Miami Mayor Francis Suarez declared his bid for the Republican presidential nomination on Wednesday, joining the crowded field one day after Donald Trump was indicted on federal charges.
The 45-year-old Republican mayor, the only Hispanic candidate in the race, filed paperwork declaring his candidacy with the Federal Election Commission on Wednesday, the Associated Press reported.
Mr Suarez, who is vying to become the first sitting mayor elected president, joins a GOP primary battle that includes Florida Governor Ron DeSantis, former vice president Mike Pence, South Carolina Senator Tim Scott, Nikki Haley and former New Jersey Governor Chris Christie.
Despite having a candidate field in the double digits, the race is largely seen as a two-person contest between Mr Trump and Mr DeSantis.
However, Mr Trump’s many legal vulnerabilities may have given his Republican opponents an opening. None are more perilous for the former president than his federal indictment on charges of mishandling top secret documents and refusing to comply with a subpoena to return them.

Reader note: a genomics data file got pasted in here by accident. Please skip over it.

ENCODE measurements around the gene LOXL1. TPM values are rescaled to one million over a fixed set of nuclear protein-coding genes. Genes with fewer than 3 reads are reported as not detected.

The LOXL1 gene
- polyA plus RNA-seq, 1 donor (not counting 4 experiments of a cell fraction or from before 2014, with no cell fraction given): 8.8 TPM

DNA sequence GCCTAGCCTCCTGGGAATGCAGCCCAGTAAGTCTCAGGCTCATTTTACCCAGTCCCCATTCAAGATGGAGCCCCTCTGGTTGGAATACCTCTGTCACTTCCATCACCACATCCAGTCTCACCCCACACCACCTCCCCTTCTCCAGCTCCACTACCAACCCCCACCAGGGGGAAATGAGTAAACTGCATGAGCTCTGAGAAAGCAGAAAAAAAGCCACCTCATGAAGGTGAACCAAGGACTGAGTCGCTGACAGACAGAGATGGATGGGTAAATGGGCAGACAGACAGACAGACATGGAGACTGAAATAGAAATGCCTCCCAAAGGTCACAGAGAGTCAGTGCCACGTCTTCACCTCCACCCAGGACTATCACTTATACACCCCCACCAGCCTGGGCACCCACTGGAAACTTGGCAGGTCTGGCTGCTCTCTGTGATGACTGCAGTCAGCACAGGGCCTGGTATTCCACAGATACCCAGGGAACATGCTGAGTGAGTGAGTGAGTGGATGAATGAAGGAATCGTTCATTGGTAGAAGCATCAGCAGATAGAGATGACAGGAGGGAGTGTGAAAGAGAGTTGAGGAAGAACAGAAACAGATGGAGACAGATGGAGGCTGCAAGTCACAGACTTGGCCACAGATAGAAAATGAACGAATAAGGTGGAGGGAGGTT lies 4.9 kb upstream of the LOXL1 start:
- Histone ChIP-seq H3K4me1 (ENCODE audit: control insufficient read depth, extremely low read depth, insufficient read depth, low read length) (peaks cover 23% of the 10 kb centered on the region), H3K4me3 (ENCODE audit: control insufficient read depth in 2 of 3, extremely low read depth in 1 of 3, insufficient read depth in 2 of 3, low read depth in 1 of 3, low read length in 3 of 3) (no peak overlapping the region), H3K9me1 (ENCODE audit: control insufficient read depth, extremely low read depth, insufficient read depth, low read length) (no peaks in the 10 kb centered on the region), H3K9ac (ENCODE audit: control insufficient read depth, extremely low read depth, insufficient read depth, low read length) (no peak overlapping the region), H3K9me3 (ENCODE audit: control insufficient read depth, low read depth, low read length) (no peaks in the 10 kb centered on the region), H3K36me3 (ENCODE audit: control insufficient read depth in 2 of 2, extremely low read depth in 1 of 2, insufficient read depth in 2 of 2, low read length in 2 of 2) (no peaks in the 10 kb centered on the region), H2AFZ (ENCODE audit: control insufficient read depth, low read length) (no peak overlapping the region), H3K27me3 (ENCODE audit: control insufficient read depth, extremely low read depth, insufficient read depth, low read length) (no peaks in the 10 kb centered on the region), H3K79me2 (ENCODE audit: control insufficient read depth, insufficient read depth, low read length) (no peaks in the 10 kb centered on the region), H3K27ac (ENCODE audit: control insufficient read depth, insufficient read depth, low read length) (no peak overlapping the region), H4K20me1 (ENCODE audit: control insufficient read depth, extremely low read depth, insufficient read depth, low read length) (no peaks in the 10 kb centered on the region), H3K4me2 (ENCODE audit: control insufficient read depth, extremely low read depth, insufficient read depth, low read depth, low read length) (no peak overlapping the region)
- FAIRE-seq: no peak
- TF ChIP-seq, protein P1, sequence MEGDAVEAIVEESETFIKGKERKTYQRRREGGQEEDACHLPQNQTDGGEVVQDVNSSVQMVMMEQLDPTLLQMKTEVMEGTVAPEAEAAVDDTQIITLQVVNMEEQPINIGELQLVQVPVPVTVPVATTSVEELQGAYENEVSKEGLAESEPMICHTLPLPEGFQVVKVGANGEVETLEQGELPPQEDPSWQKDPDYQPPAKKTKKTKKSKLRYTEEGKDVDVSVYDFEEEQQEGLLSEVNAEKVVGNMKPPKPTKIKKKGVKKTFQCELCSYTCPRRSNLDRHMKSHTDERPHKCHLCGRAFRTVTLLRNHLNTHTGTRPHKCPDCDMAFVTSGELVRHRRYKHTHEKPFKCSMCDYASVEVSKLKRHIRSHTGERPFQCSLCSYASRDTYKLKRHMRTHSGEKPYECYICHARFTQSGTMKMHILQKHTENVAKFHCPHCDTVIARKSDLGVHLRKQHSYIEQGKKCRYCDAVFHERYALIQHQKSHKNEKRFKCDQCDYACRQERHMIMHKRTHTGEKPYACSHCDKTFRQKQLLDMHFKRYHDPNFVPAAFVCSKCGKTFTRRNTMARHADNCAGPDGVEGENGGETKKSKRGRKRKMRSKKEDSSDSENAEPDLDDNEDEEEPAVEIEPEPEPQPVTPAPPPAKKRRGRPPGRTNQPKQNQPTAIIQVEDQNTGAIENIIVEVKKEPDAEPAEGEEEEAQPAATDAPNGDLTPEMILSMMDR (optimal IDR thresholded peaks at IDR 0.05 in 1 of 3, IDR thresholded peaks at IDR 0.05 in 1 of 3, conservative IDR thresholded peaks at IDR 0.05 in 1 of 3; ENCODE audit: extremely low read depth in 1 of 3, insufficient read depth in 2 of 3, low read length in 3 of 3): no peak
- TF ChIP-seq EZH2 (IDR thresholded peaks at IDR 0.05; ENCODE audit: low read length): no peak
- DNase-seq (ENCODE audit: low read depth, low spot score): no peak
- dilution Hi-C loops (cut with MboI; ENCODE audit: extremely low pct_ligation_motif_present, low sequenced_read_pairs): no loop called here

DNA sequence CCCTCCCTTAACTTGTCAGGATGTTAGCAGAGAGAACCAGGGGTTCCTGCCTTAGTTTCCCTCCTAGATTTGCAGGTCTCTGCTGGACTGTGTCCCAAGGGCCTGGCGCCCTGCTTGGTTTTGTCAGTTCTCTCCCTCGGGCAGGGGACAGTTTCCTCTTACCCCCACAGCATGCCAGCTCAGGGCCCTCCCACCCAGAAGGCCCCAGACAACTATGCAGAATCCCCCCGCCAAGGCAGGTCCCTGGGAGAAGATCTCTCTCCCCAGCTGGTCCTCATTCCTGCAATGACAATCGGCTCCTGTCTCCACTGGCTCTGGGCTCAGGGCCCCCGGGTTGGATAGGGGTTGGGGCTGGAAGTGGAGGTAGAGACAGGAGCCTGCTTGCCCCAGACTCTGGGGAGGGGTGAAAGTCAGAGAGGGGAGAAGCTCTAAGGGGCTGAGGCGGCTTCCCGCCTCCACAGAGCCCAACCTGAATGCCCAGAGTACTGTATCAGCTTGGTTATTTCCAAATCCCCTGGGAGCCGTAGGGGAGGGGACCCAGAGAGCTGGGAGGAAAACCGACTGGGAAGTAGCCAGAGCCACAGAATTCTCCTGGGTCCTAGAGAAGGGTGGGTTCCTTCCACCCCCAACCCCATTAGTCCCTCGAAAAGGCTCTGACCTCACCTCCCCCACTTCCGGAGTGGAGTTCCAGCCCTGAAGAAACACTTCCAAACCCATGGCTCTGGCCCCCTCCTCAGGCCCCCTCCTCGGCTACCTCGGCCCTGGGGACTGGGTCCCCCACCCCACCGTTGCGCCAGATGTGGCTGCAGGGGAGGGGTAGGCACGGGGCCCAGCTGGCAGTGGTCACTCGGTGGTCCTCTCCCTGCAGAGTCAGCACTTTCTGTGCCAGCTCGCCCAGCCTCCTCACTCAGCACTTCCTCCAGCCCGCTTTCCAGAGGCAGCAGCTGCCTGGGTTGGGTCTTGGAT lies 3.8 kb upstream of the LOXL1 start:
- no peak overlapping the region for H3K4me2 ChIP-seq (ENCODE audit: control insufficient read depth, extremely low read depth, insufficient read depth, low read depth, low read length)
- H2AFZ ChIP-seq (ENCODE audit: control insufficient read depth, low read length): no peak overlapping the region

Mr Trump, who turned 77 on Wednesday, pleaded not guilty to 37 felony counts in a Miami federal court on Tuesday.
Mr Suarez, who has been critical of the former president, got a taste of what the campaign race might look like when he was targeted by angry Trump supporters outside the courthouse on Tuesday.
“We’ve got a Deep State corrupt mayor!” one screamed at him as he made his way towards the courthouse.
“We’ve got a swamp monster folks,” another shouted. “The swamp’s getting taken down, and you’re getting taken down, brother.”
Mr Suarez, the president of the US Conference of Mayors, is the son of Miami’s first Cuban-born mayor Xavier Suarez.
He first became mayor of Florida’s second most populous city in 2017 when he won 86 per cent of the vote. He was reelected for a second term in 2021 with 78 per cent of the vote.
Mr Suarez has earned national attention for trying to lure companies to Miami, with the hopes of turning it into a crypto hub and the next Silicon Valley.
Last month, Mr Suarez told CBS News making a decision on whether to run for president had been a “soul-searching process.”
He acknowledged he lacked national name recognition, adding: “I’m someone who needs to be better known by this country.”
His father, Xavier Suarez, served as mayor of Miami during the 1980s and 90s
He is expected to formally announce his candidacy in a speech at the Ronald Reagan Presidential Library in Simi Valley, California, on Thursday.
Recent polling shows Mr Trump with a commanding lead among likely GOP voters, despite his many legal battles.
A YouGov-CBS News poll put him at 61 per cent, compared to Mr DeSantis’s 23 per cent support.
Mr Scott, Mr Pence and Ms Haley were all polling in low single digits.
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